I just hosted a conference in Africa and you cannot attend a conference in Africa without financial inclusion, mobile wallets and microfinance coming up. It’s always on the agenda and top of mind, because most Africans have been excluded from financial services to date. In particular, focusing upon Sub-Saharan Africa (SSA)*, which includes Kenya, Nigeria, Uganda, Tanzania, Ghana and many other major countries with millions of people, there is a sea change taking place. Of the 590 million adults in SSA, 350 million do not have access to an account at a bank or with another type of financial institution. With only 34% of adults formally banked, there is huge potential for the development of financial services in Africa to meet the needs of the unbanked.
So, we are talking millions of people in rural and urban areas, who have nothing but a telephone. The telephone is more common than toilets or toothbrushes, according to some. The telephone can then link via USSD (Unstructured Supplementary Service Data) and use the Global System for Mobile (GSM) communications technology to send text. That is the phenomenon in SSA. Several speakers at the conference talked about USSD being the transformational technology. It’s what you and I would remember as our old Nokia phone back in the day. It’s not smart, it’s not pretty, but it works, has a long battery life and can text. That is the key.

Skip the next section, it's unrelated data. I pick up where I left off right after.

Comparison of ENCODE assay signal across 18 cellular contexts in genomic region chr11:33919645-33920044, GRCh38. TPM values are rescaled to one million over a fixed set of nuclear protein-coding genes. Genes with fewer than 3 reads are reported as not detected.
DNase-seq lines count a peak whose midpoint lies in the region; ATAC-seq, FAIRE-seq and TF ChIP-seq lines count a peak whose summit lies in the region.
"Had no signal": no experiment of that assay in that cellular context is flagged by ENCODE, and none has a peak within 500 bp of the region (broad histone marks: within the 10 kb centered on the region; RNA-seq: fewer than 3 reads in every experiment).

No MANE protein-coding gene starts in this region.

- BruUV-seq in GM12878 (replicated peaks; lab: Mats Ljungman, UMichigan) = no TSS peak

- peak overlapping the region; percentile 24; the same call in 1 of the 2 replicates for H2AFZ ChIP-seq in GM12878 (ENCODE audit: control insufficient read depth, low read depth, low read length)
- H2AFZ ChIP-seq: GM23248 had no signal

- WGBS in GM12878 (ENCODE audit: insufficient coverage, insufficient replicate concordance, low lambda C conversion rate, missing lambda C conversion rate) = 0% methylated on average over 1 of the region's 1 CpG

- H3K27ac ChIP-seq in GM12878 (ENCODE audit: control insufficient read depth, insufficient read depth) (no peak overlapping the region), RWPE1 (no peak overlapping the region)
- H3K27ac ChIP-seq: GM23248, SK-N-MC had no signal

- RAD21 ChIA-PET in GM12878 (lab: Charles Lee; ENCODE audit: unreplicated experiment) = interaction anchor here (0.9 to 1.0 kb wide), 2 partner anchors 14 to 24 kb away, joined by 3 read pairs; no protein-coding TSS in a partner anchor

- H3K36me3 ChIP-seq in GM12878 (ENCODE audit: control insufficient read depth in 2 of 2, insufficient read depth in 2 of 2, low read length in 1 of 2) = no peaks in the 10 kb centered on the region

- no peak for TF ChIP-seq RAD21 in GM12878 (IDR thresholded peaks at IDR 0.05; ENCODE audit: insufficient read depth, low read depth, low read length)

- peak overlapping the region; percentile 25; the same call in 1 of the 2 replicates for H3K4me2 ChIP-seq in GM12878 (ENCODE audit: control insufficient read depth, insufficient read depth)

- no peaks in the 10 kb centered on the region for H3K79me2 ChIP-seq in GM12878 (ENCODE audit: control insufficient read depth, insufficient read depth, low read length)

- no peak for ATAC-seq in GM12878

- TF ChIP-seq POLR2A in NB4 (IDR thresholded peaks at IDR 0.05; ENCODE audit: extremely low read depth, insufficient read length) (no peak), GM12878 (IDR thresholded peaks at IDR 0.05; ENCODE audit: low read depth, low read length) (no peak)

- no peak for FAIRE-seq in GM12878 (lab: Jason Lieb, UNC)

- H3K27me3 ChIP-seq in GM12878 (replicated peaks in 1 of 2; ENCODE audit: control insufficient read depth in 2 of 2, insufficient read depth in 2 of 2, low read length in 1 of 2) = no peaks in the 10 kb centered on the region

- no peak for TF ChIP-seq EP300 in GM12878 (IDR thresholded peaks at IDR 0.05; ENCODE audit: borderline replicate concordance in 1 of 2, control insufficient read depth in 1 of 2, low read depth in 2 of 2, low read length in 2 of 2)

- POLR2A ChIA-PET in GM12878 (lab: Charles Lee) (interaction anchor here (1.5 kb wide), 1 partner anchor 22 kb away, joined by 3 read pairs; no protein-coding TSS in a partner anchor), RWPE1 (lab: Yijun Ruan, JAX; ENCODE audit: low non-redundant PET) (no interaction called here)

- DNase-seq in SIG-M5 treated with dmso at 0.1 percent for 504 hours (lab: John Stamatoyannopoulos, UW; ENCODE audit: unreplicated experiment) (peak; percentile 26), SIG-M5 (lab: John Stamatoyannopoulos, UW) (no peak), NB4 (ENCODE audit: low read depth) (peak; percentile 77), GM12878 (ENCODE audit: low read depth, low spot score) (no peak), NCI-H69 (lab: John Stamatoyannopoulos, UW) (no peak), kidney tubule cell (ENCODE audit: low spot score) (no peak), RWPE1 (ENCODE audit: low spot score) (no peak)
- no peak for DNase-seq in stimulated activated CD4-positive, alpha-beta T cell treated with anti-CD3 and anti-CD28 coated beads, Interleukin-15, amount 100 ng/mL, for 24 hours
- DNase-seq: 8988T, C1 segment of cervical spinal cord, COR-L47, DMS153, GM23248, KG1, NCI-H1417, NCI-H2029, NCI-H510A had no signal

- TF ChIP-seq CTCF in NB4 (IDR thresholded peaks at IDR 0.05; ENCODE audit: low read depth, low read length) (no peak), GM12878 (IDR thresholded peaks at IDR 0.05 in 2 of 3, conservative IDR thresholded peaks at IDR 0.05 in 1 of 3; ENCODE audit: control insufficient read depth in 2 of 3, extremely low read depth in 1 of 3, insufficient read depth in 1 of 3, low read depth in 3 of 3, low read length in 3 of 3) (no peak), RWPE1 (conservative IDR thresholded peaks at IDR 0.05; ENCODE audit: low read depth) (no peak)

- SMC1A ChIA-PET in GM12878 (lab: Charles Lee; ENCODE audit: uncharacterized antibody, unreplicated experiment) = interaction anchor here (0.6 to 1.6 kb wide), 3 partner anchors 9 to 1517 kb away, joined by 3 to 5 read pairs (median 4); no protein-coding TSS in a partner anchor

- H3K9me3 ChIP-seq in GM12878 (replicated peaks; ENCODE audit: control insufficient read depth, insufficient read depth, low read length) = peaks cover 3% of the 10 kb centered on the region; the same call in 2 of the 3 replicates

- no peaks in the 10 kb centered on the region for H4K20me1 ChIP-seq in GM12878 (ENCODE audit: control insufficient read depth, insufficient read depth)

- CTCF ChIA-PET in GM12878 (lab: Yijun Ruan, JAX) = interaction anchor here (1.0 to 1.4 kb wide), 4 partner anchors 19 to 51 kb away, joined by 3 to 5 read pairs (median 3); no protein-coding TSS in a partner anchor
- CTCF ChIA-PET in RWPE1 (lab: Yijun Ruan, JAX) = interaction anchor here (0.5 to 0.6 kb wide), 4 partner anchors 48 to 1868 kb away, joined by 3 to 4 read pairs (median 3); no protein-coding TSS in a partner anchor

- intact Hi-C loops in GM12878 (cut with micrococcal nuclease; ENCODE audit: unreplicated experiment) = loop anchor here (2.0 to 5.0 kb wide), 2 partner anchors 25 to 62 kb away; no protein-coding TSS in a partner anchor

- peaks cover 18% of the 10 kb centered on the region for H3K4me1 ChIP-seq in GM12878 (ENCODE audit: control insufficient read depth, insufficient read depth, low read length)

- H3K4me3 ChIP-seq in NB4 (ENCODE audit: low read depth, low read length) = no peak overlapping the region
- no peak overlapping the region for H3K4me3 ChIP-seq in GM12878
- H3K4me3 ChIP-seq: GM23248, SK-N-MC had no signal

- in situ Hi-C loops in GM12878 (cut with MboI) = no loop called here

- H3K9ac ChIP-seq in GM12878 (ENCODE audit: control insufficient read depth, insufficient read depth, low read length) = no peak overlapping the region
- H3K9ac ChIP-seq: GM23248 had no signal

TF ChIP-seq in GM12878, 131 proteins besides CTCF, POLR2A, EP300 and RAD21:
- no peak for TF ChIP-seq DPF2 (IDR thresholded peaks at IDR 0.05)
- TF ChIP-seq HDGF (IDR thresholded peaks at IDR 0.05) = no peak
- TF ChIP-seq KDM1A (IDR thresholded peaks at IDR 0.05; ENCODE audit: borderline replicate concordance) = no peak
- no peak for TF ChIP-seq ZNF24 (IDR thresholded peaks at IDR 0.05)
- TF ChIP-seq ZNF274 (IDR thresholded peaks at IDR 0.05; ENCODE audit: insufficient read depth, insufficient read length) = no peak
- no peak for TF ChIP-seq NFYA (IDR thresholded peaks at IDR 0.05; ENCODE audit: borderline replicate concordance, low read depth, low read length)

Once you can text, you can make and take payments, and that’s why the mobile wallet phenomena across SSA is quite amazing. I was thinking about it and was trying to work out what it would mean to someone working in a village in Botswana, Kenya or Namibia. Now I am not qualified to imagine how a life of a villager in those countries plays out, but I was thinking of it as the idea that an Airtel or MTN or Vodafone/Safaricom comes along one day and says: “you can now have money on this phone”.
It’s pretty much where all of these things started. I had a GSM mobile phone and now, with a USSD text message, I can transact mobile money. All well and good.
But what was being described at the conference is the next network effect, after mobile money. Now, the microfinance lenders and MNOs say “you can have mobile loans”. These are short-term or long-terms loans of anything from $5 to $10,000, although most are small. They are to tide people over for when the rains don’t come or when the rains come early, wiping out the crops. They are for the investment in equipment or inventory or purely to allow the trader to trade smarter.
The network effect is that between the mobile money with a mobile credit history and the mobile microloan building a trust history, the people who were historically excluded can now grow businesses. It’s like pouring water on dry soil, the soil can bloom. People who had no opportunity, now have real opportunity and, from the stories I was hearing around the room, they are seizing those opportunities. More importantly, each time they seize an opportunity, they get an even bigger one next time. I start with a loan of $5 and show that my business is now trading $10 a week, so I’m now good for $10. Now my business is trading $20 a week, so I’m good for $20. You get the idea.